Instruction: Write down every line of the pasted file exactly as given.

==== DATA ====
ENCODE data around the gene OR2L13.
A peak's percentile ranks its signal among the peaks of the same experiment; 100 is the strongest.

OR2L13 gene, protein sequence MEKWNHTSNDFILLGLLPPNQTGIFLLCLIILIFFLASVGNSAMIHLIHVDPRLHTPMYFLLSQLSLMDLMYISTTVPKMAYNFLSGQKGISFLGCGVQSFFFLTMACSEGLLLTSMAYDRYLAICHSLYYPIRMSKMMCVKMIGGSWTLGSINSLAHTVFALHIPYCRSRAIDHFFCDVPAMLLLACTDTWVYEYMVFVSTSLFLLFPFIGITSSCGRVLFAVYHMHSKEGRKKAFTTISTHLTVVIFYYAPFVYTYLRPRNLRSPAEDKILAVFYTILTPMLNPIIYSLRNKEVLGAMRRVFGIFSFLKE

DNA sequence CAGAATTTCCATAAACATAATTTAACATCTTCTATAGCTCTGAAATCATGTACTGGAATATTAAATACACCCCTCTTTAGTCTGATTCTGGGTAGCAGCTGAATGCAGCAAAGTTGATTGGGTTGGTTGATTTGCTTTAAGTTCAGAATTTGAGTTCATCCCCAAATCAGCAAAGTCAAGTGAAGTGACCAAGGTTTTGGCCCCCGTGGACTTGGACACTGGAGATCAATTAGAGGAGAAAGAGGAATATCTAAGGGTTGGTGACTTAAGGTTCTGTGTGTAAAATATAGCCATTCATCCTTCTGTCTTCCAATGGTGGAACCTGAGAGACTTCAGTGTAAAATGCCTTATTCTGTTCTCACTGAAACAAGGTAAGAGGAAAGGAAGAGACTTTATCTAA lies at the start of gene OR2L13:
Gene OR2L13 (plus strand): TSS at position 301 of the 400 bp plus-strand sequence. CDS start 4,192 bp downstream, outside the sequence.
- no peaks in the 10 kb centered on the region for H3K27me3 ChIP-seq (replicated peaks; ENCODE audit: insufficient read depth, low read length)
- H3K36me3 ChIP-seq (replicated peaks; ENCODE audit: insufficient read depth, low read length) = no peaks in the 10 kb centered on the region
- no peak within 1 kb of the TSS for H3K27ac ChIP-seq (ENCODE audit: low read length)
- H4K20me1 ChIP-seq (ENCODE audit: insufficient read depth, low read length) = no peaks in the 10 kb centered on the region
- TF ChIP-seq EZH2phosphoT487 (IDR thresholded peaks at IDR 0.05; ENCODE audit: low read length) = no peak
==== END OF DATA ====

ENCODE data around the gene OR2L13.
A peak's percentile ranks its signal among the peaks of the same experiment; 100 is the strongest.

OR2L13 gene, protein sequence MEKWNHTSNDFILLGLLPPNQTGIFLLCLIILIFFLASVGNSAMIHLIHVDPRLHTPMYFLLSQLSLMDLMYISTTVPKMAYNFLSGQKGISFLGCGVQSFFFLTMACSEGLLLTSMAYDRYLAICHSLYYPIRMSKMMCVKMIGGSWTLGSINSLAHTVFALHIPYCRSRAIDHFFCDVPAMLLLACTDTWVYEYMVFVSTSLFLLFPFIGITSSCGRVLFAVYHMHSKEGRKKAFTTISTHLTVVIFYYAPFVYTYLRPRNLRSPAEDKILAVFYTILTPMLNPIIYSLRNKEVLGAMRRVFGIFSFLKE

DNA sequence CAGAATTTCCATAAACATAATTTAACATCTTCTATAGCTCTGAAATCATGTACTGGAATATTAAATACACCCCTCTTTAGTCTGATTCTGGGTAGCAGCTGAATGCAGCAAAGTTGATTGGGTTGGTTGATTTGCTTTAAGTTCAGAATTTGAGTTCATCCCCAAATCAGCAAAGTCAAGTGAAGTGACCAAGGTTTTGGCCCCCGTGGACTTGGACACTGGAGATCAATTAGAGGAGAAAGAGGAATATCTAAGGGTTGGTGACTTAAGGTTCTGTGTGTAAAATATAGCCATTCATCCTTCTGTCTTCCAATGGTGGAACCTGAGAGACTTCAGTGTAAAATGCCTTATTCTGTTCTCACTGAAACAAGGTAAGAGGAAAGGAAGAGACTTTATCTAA lies at the start of gene OR2L13:
Gene OR2L13 (plus strand): TSS at position 301 of the 400 bp plus-strand sequence. CDS start 4,192 bp downstream, outside the sequence.
- no peaks in the 10 kb centered on the region for H3K27me3 ChIP-seq (replicated peaks; ENCODE audit: insufficient read depth, low read length)
- H3K36me3 ChIP-seq (replicated peaks; ENCODE audit: insufficient read depth, low read length) = no peaks in the 10 kb centered on the region
- no peak within 1 kb of the TSS for H3K27ac ChIP-seq (ENCODE audit: low read length)
- H4K20me1 ChIP-seq (ENCODE audit: insufficient read depth, low read length) = no peaks in the 10 kb centered on the region
- TF ChIP-seq EZH2phosphoT487 (IDR thresholded peaks at IDR 0.05; ENCODE audit: low read length) = no peak